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Risk in Context

Yahoo’s Cyber Breach Disclosure Penalty: Would Your D&O or Cyber Insurance Cover an SEC Fine?

Posted by Sarah Downey May 21, 2018

The US Securities and Exchange Commission’s $35 million settlement with Altaba, the company formerly known as Yahoo, highlights the need for companies to understand how their directors and officers liability (D&O) and cyber insurance policies might respond to securities-related regulatory activity. The settlement reflects the SEC’s stated mission of making cyber-based threats a focus of this administration and is the first securities-related regulatory action arising out of a cyber incident.

The SEC Settlement

On April 24, the SEC announced the settlement of its enforcement action arising out of Yahoo’s two-year delay in reporting what it characterized as “one of the world’s largest data breaches,” which occurred in 2014. At issue, among other things, are Yahoo’s purported material misstatements and omissions regarding the breach. The company represented in its regulatory filings that it faced a risk of potential future data breaches that might expose it to loss despite knowing of the actual breach. In fining Yahoo, the SEC determined that the company committed various securities law violations and acted negligently in filing materially misleading reports with the agency. 

Risk for Companies and their Directors and Officers

While this is the SEC’s first securities-related regulatory action arising out of a cyber incident, it likely won’t be the last. Whether the fines at issue will be deemed covered under D&O and/or cyber insurance will vary, based on both policy wording and the settlement itself. 

Directors, officers, and the companies they serve should prepare for more potential actions by carefully reviewing their D&O coverage with a skilled advisor. Among other items, pay close attention to:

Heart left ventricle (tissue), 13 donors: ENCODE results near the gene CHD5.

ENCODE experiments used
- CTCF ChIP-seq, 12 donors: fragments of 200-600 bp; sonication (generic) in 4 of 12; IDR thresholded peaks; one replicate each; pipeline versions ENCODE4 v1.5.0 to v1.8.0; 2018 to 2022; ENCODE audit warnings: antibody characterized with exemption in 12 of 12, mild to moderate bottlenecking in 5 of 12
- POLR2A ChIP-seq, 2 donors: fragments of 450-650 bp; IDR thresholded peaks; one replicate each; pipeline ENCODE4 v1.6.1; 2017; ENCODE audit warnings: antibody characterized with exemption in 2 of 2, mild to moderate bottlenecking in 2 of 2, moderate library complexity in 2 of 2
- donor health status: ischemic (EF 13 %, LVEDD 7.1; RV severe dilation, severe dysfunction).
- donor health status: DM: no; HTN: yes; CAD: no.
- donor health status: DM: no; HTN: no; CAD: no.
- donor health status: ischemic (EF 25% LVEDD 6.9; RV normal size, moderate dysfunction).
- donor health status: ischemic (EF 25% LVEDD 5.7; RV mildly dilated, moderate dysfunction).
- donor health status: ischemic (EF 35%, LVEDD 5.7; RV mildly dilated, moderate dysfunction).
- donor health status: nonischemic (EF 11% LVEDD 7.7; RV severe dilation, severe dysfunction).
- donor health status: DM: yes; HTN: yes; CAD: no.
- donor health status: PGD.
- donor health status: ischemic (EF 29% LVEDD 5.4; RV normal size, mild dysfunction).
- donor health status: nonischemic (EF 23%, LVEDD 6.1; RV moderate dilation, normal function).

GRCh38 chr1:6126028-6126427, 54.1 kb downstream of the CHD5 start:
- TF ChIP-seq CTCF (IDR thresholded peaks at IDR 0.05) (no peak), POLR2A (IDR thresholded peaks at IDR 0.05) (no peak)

• Whether the policy includes entity regulatory investigation coverage.
  • Whether coverage exists for entity regulatory proceedings.
  • The breadth of coverage for fines, penalties, and punitive damages.
  • What is included and excluded from the policy’s definition of “loss.”
  • The breadth of conduct exclusions and whether there are other potentially limited exclusions — specifically, a privacy exclusion.
  • The policyholder’s consent and notice obligations.
  • The extent of pre-claim inquiry coverage for directors and officers and indemnification language in the policy.

Similarly, you should carefully review your cyber policy. Among other questions, you should seek answers to the following:

  • What is the breadth of the regulatory coverage grant in your policy? Are investigations or requests for information covered? Does the SEC meet the definition of regulatory bodies covered under the policy?
  • Is the regulatory fine/penalty coverage grant limited only to certain regulations? And how is the ultimate penalty framed — for a violation of SEC disclosure rules or for the breach itself?
  • What is the insurability in the jurisdiction of the regulatory fine?
  • What are the nuances of the securities exclusion? Does it apply only to the Securities Act of 1933 and the Securities Exchange Act of 1934? Are there carvebacks to the exclusion for failure to disclose a breach?

The SEC’s settlement with Yahoo demonstrates the agency’s growing focus on cyber-related disclosure protections. That means now is the time to make sure companies and their directors and officers have the insurance protection they need.

Related to:  Cyber Risk

Sarah Downey